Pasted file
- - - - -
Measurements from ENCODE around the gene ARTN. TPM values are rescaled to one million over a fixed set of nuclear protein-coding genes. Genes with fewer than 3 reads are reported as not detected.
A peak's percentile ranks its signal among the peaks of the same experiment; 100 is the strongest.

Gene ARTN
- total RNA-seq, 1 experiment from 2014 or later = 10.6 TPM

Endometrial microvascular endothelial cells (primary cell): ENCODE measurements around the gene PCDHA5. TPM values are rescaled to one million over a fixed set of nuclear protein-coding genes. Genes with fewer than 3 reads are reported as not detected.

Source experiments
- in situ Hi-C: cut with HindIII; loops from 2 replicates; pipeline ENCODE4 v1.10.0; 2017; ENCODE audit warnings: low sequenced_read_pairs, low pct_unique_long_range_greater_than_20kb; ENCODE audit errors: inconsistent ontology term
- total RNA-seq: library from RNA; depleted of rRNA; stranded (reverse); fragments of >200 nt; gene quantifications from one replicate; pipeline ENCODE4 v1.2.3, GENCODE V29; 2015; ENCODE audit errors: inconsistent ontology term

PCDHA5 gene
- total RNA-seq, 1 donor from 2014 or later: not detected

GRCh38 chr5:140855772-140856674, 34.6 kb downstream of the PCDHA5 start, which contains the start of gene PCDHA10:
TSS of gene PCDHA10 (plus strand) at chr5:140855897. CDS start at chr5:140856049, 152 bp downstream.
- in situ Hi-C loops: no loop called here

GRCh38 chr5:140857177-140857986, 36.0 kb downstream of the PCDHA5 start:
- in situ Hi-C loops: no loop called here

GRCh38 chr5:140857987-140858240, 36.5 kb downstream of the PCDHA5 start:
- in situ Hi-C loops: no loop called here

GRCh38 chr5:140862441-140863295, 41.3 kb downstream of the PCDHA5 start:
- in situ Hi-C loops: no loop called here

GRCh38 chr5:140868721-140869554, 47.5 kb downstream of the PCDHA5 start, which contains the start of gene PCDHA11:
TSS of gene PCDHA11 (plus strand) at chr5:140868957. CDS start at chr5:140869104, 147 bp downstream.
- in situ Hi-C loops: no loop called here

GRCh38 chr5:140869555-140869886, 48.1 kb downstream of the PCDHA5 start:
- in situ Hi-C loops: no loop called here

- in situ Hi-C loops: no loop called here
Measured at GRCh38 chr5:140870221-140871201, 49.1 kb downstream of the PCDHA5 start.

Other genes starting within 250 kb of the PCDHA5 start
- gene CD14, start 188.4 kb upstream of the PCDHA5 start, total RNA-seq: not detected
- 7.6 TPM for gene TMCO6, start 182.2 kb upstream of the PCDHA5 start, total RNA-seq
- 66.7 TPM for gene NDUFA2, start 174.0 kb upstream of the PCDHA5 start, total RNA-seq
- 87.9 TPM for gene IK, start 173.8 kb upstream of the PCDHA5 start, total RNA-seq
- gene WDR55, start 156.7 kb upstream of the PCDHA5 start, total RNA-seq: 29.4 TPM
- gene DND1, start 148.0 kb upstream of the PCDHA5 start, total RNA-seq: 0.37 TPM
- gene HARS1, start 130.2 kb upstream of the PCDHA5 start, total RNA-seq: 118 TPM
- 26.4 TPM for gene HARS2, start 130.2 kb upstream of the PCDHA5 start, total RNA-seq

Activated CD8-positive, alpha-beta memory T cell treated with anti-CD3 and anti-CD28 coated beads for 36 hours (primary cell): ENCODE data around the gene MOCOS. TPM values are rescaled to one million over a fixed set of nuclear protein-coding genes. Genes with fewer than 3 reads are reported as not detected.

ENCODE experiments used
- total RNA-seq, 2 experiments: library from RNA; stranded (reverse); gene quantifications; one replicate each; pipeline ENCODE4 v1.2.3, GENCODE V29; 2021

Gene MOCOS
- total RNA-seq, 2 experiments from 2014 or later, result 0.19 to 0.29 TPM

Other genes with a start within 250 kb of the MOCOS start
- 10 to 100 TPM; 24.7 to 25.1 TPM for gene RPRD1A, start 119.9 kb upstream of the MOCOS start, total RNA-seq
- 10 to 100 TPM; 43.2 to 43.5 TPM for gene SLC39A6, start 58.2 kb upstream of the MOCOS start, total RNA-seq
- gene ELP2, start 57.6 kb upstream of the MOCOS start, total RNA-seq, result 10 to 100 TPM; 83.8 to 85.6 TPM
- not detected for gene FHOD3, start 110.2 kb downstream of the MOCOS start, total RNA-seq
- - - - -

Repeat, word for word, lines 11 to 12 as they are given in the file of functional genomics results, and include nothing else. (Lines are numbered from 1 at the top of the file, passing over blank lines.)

GRCh38 chr5:140855772-140856674, 34.6 kb downstream of the PCDHA5 start, which contains the start of gene PCDHA10:
TSS of gene PCDHA10 (plus strand) at chr5:140855897. CDS start at chr5:140856049, 152 bp downstream.